The first consideration is rooted in South Africa's domestic political and institutional configuration. Recent domestic political discourse has been fixated with the institutional tensions of two centres of power; that of the ruling party and its alliance partners on the one hand and the government on the other. Since the resignation of former President Mbeki and his replacement by Kgalema Motlanthe, such dichotomous tensions have largely been held in check. However, a precedent has been set by the ruling party in effectively removing a serving State President and henceforth, Mbeki's successors will be more Janus-faced and indeed circumscribed in their powers which may extend to greater party influence on South Africa's foreign policy. This party influence could grow further with the establishment of the mooted ANC policy institute.
The second crucible of foreign policy formulation will be that of the relationship between the Presidency and the Department of Foreign Affairs post the 2009 general election. Whilst Thabo Mbeki was a quintessential foreign policy President, neither Kgalema Motlanthe, nor ANC presidential nominee Jacob Zuma, exhibit the same ardour for, or experience in, foreign policy or international relations. Moreover, it was Mbeki's failure to continuously ground and bind party and government relations domestically that provided the groundswell leading to his defeat in Polokwane and his eventual ousting by his own party. The lesson for any future President of South Africa is to prioritise domestic challenges (lest they morph into crises), before tackling the long-term structural pathologies of the global political economy. Whilst it is axiomatic that South Africa's long-term success is linked to that of the continent of Africa, the country's short-term imperatives are those of rapid economic growth, social development and service delivery. This can only be achieved in a country that is configured to be globally competitive in all of its key sectors. Thus, the point of departure for the new administration ought to be a clear identification of South Africa's domestic and developmental goals and the alignment of foreign policy to achieve these in a rapid, yet sustainable manner.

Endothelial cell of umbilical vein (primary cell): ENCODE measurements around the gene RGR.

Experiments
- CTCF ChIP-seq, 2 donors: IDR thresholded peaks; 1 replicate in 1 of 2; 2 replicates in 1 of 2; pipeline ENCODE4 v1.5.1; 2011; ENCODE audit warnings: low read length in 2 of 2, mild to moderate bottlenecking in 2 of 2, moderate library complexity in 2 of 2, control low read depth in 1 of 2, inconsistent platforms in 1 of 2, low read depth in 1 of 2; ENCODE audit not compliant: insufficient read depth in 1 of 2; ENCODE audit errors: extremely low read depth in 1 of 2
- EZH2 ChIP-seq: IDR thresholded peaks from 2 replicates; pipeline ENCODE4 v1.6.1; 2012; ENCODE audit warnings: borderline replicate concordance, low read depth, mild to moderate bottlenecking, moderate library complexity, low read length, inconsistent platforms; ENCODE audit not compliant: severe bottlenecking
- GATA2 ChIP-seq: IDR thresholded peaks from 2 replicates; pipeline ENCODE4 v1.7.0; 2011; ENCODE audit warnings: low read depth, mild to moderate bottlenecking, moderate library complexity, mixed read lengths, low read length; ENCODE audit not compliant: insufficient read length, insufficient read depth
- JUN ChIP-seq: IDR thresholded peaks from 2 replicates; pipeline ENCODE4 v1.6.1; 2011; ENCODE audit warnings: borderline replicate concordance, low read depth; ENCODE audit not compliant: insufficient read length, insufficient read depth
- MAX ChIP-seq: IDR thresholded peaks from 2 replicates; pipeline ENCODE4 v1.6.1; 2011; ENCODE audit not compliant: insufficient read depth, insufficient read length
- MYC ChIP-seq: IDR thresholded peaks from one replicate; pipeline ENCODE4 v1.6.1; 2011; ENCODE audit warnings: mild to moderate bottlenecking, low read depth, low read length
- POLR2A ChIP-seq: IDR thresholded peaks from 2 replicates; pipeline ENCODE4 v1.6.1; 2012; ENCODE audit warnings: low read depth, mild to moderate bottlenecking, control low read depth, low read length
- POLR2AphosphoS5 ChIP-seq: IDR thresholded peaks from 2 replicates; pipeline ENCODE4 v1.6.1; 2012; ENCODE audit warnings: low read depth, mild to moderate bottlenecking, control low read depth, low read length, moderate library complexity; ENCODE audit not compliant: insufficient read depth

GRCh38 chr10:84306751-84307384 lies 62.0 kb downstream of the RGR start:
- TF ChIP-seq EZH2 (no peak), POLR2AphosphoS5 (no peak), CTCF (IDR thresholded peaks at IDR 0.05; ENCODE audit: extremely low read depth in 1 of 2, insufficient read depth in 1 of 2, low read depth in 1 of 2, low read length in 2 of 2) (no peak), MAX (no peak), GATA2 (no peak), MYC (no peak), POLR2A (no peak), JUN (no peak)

Furthermore, the Treasury has inserted itself as a key point on core aspects of South African foreign policy prioritisation. Uncertainty over the future of Finance Minister Trevor Manuel and the tightly-knit and highly effective team he and former DG Maria Ramos have built and the Department's relationship to the rest of cabinet and the Presidency is a further pressure point that may impact on the range and effectiveness of South Africa's foreign policy engagement.
Moreover, the recruitment, retention and career management of skilled foreign policy practitioners remains an Achilles heel of the Department of Foreign Affairs. Whilst executive stability and focus has returned to the DFA pursuant to the appointment of Director General Dr Ayanda Ntsaluba, the Department remains understaffed in key areas, particularly those of highly skilled managers and above.
Finally, in addition to the budgetary, political and institutional constraints on South African foreign policy in the near term, the country is about to be struck by a tsunami of economic volatility in the form of the looming contagion of the global financial crisis, which will turn the government's moniker from one of 'business unusual', to 'all hands on deck' to keep the good ship South Africa holding a steady and progressive course.
by Tim Hughes